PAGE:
Christer Holloman is the CEO and Co-founder of Divido. Divido lets consumers spread the cost of any purchase over a period while the merchant gets paid in full right away. Merchants that use Divido increase sales around 15-25% because it increases footfall, basket sizes and conversion rates – both in store and online. Consumers love it because it helps them manage their monthly outgoings. Divido is offered direct to merchants and on licence to financial services and payment companies. The company is backed by the people behind Skype, WorldPay and TransferWise, their vision is to build the future of payments and already have over 300 partners using the solution soon across 9 countries. As of Jan ’17, the company had 20 employees and had raised a £2.5m seed round. Christer holds an MBA from Said Business School and Jesus College.
What is your background? What made you decide to become an entrepreneur?
Prior to starting Divido I had spent the past 10 years in the newspaper industry. My job was to take new products and services to market help my employers remain relevant despite their consumers changing media habits. In order words, I was being paid to be entrepreneurial within large traditional corporates. After a stint launching the $1bn startup called Glassdoor.com, as their first hire outside the US, I decided it was time to do my own thing.
The ability to take initiative – take the route the others are not taking – not talk about doing something, but doing it. This is not limited to new business ventures but applies to all areas of society; as an employee in any organisation, helping others, the arts, politics etc.
Startups don’t go under because of a lack of good ideas, but a lack of paying customers. Therefore, before you do a business plan, before you build an MVP, find out who will be paying for your service/product and get in front of them (e.g. not your dad, a friend, ex colleague but an actual customer/client or budget holding decision maker), pitch to them. I got four merchants to sign up to pay and use Divido before we were even done building the platform. That’s customer validation.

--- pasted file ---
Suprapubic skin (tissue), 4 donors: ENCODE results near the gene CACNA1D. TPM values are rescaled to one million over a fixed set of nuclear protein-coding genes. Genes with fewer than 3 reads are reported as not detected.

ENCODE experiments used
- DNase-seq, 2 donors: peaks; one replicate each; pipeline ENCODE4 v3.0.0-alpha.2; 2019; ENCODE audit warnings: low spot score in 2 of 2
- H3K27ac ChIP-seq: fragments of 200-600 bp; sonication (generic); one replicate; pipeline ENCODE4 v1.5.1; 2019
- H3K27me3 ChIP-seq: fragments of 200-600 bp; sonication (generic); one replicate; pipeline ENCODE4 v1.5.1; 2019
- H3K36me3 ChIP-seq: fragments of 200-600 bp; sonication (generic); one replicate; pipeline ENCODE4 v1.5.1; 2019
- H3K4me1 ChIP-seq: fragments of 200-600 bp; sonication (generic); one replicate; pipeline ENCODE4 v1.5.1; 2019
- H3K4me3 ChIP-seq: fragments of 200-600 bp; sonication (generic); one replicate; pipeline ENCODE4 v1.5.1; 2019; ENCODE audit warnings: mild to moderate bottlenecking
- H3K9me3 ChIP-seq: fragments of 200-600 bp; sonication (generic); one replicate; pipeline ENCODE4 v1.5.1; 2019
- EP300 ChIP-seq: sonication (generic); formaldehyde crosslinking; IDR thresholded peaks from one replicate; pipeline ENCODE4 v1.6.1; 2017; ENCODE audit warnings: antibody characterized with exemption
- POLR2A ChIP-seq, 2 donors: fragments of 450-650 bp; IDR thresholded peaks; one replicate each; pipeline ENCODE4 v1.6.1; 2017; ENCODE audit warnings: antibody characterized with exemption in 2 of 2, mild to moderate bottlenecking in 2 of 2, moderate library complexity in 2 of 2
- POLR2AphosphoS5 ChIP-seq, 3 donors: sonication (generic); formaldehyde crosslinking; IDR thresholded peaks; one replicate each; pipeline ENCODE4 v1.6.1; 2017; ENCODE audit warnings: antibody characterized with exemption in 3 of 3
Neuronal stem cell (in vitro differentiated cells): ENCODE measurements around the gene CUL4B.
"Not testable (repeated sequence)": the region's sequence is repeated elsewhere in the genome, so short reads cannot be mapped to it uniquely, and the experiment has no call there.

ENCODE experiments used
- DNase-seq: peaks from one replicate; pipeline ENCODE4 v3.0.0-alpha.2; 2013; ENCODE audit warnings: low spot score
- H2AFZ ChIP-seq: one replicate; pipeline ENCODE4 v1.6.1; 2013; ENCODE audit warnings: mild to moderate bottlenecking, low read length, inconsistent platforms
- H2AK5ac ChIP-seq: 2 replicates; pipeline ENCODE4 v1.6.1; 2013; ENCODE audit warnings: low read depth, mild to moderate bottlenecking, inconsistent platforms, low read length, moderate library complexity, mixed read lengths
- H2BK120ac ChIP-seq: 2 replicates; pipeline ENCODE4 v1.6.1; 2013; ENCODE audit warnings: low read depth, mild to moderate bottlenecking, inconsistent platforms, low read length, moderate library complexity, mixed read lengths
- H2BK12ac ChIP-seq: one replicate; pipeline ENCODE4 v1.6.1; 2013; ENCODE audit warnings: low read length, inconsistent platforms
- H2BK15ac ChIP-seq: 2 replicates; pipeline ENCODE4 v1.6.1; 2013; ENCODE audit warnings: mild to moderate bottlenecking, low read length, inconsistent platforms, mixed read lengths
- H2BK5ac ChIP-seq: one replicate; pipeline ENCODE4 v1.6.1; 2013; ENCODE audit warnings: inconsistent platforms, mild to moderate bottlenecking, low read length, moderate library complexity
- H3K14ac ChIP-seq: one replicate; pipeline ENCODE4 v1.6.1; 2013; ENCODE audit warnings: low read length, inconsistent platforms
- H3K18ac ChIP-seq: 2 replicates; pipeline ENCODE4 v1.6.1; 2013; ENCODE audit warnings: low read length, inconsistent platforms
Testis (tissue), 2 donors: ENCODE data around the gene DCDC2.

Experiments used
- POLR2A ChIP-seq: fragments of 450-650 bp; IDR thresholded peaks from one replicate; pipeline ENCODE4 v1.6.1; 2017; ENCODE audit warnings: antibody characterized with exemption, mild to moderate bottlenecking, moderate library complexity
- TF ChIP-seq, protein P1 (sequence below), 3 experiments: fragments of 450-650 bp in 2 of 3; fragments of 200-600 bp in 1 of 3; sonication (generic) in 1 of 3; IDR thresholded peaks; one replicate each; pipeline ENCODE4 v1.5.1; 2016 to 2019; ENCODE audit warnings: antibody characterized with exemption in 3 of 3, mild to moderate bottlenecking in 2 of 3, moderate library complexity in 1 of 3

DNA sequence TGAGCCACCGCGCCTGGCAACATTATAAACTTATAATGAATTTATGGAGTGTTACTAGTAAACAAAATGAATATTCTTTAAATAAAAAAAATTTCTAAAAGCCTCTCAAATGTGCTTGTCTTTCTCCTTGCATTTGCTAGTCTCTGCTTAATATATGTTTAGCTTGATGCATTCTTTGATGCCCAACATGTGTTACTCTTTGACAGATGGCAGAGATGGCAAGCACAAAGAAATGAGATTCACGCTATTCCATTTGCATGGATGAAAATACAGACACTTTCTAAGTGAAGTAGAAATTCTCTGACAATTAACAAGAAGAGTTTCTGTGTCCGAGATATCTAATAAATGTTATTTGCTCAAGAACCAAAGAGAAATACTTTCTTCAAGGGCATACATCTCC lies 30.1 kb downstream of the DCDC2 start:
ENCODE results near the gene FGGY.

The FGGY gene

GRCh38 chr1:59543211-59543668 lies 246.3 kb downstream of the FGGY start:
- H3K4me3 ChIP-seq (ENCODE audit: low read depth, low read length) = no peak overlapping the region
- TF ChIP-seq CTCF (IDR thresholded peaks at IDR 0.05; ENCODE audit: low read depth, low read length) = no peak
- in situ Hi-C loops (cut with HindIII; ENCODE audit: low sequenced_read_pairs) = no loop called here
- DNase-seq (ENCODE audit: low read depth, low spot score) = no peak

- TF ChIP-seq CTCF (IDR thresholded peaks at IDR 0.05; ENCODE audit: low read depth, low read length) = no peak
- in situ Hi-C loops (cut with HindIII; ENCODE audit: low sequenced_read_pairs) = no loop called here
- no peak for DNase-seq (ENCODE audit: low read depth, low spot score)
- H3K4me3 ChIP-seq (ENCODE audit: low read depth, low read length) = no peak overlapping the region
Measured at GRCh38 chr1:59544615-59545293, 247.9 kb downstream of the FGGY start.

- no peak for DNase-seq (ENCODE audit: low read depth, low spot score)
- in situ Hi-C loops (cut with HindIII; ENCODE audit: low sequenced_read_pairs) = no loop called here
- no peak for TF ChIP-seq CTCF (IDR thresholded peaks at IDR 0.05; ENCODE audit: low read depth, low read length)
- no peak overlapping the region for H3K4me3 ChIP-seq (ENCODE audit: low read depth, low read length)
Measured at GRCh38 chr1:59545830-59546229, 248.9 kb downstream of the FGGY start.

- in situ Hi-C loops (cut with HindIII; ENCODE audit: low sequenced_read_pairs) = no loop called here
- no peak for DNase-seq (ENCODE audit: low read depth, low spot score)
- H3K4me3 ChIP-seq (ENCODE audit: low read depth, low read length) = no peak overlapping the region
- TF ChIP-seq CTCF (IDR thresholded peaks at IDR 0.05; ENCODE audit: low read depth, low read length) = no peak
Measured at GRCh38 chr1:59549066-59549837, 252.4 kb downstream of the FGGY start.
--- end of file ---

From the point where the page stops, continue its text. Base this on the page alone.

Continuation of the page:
So what would you say are the top 3 skills that needed to be a successful entrepreneur? Why?
There is only one, self-motivation. Motivation is the fuel that keeps you going when no one else sees the world in the same way you do, when things are not going your way. It’s the currency you trade in when you must make sacrifices to further your business prospects.
It’s a tremendous learning experience.
The late Swedish entrepreneur Jan Stenbeck. He wasn’t afraid to challenge convention and defy the odds; among other things he launched Sweden’s first commercial radio station, first commercial TV station and changed the global newspaper industry forever by being the first to give away the newspapers for free to ensure maximum reach for his advertisers. His brainchild, the Metro International franchise, is today the world’s most read daily newspaper outside China.
I would have asked him what business he would have started today and why?
Our first investor back in 2014 was Seedcamp when Divido was still just an idea on paper. They consider over 1,000 startups every year but only choose to back a handful. They were also the first investors in TransferWise, the first British tech startup within financial services to achieve a $1bn+ valuation, which is great for us to be affiliated with. High profile investors with a great track record open doors for us which is particularly critical at the start.
How have you funded your ideas? Are there any sector-specific awards/grants/competitions that have helped you?
Apart from traditional angel and seed funding from VC’s we got a £200k grant from Innovate UK. The money from the grant was of course a big plus but more importantly it made us stand out vs the incumbents in our industry – which never have been recognized by the government for accomplishing anything good.
If a new entrepreneur or startup came to you looking for entrepreneurship resources, where would you send them?
I would dare them to start with signing up a customer/client. If you can’t sell your offering to those that will pay your bills in the future, you don’t have a business to develop in the first place. Don’t get stuck planning ‘the perfect business venture’, planning is not your friend – revenue is.
Just do it.